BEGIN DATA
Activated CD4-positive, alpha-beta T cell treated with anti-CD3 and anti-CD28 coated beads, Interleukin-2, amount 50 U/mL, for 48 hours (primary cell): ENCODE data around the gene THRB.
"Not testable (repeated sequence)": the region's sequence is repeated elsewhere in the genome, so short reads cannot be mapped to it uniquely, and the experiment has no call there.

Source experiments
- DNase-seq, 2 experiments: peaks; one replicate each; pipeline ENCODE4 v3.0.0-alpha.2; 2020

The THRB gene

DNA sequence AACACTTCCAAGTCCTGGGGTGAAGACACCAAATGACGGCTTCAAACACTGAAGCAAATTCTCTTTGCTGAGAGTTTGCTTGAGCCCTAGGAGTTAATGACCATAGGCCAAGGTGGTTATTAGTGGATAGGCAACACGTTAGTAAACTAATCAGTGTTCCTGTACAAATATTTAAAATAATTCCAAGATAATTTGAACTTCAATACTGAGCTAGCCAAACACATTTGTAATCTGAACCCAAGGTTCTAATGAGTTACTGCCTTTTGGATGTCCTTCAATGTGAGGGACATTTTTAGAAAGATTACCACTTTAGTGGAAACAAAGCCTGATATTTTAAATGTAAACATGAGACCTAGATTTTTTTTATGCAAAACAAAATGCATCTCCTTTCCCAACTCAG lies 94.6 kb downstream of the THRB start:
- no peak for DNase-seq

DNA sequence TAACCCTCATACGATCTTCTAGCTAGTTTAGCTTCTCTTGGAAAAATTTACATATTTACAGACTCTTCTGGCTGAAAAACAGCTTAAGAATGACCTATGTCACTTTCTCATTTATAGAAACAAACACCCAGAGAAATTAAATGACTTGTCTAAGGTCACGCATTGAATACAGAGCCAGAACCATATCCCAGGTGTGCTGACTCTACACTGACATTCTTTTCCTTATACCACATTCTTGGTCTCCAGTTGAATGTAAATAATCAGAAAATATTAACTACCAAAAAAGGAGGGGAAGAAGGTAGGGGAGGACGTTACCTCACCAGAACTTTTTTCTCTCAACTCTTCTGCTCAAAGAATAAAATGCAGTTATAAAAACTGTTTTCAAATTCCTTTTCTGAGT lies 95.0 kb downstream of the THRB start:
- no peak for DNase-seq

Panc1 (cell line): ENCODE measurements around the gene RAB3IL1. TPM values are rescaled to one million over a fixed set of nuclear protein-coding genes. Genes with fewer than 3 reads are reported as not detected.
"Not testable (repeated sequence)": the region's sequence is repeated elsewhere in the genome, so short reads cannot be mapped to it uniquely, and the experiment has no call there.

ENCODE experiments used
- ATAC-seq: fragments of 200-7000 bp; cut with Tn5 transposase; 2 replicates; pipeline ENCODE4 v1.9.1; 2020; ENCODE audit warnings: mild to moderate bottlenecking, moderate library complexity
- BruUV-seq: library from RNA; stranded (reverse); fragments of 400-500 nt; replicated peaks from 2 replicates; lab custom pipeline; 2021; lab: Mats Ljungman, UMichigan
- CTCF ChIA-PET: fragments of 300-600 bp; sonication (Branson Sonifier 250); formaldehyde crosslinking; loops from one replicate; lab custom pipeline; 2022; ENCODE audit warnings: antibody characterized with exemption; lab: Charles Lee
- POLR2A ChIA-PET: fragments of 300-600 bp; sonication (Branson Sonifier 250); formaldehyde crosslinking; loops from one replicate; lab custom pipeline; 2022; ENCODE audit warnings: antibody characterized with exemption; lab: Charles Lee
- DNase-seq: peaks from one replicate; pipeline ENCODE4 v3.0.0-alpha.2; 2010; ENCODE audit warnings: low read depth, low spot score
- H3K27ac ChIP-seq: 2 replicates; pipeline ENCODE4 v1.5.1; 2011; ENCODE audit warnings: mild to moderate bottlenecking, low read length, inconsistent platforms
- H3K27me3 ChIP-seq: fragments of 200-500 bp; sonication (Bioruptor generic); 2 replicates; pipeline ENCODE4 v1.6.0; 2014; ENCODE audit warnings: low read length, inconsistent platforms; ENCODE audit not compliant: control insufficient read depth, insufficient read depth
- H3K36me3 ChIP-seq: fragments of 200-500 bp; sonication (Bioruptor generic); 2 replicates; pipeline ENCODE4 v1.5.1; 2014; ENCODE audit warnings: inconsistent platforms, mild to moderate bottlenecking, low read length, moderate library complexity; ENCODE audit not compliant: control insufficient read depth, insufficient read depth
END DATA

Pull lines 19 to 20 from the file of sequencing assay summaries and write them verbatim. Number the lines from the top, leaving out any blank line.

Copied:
- H3K27me3 ChIP-seq: fragments of 200-500 bp; sonication (Bioruptor generic); 2 replicates; pipeline ENCODE4 v1.6.0; 2014; ENCODE audit warnings: low read length, inconsistent platforms; ENCODE audit not compliant: control insufficient read depth, insufficient read depth
- H3K36me3 ChIP-seq: fragments of 200-500 bp; sonication (Bioruptor generic); 2 replicates; pipeline ENCODE4 v1.5.1; 2014; ENCODE audit warnings: inconsistent platforms, mild to moderate bottlenecking, low read length, moderate library complexity; ENCODE audit not compliant: control insufficient read depth, insufficient read depth